But, I was there for the very end–the part where all the pain, the hours of counting contractions, measuring dilation, walking, moaning, bathing, squatting and praying all pay off, I was a witness. About 10 minutes after I got there Gabriel was born, and I’ve never seen that before. Sure…I’ve done it, but how can one fully understand it without seeing it? One minute there’s a baby inside my sister, the next, well–there’s not! And I wasn’t distracted by the deliriousness that a mother feels when the process is near complete, I was attentive and aware.
My ‘method’ of birthing with Leviah (#2) called on a lot of hypno-birthing ideas. I prayed, I whispered, I envisioned artwork and the hand of my Creator. All this made it possible for me to focus. I don’t know what techniques my sister relied on, I haven’t yet asked, but birth is generally not painless or carefree but such is the nature of life. For the same reason I believe it’s important to witness, if not participate in, the butchering of an animal to grasp the coming and going of breath; birth was much the same.
Interwoven in the excitement of the baby coming out, between the screams, enveloped in the moments of brief silence there’s an anticipation. We have faith all will be well, but it isn’t all for us to decide what MUST be. The breath of life comes as a gift, it comes without our complete understanding; and the miracle–oh my.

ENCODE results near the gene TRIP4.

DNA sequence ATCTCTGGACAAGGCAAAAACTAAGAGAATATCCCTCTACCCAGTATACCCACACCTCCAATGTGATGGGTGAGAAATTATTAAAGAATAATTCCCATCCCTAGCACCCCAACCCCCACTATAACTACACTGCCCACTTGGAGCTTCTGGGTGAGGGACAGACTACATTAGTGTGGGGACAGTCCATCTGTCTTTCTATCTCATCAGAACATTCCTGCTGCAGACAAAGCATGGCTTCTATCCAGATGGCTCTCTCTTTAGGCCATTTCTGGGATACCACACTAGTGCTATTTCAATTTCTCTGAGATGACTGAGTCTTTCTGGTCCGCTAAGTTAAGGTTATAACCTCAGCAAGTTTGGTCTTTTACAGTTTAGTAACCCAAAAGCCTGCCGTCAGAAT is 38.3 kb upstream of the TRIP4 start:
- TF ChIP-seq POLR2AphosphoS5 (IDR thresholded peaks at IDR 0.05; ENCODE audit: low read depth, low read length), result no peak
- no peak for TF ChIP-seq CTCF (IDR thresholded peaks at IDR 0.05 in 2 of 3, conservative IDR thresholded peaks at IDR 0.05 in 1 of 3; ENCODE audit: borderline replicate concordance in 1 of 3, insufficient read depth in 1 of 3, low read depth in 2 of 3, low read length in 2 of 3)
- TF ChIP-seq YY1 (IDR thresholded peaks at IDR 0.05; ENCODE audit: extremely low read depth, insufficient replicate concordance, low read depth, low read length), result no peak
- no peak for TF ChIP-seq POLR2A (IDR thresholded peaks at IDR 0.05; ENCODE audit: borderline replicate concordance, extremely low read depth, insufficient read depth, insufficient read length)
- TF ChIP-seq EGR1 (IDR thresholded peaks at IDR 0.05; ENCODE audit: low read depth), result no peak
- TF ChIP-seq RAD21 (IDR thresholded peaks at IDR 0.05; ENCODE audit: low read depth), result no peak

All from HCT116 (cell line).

I walk day-to-day believing that I cannot rely on my own providence, nor on any man’s. I believe this, but watching a baby being born, well, believing and knowing might not be just the same.
It is an amazing blessing to have family, to have children and to have life. It is a gift that can be painful and inconceivably difficult, but in the moments it takes a lamb to breath it’s last breath after slaughter, and in those moments it takes for a child to rely on its own lungs there is an undeniable connection that I hope everyone has a chance to know…